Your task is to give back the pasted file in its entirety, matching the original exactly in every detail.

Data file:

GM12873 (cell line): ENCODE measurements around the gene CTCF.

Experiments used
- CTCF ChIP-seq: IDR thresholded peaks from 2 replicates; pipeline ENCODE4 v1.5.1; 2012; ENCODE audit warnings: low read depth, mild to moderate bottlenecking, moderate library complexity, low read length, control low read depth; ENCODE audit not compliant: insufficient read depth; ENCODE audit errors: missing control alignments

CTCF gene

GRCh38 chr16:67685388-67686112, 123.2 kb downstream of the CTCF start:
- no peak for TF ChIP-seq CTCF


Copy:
GM12873 (cell line): ENCODE measurements around the gene CTCF.

Experiments used
- CTCF ChIP-seq: IDR thresholded peaks from 2 replicates; pipeline ENCODE4 v1.5.1; 2012; ENCODE audit warnings: low read depth, mild to moderate bottlenecking, moderate library complexity, low read length, control low read depth; ENCODE audit not compliant: insufficient read depth; ENCODE audit errors: missing control alignments

CTCF gene

GRCh38 chr16:67685388-67686112, 123.2 kb downstream of the CTCF start:
- no peak for TF ChIP-seq CTCF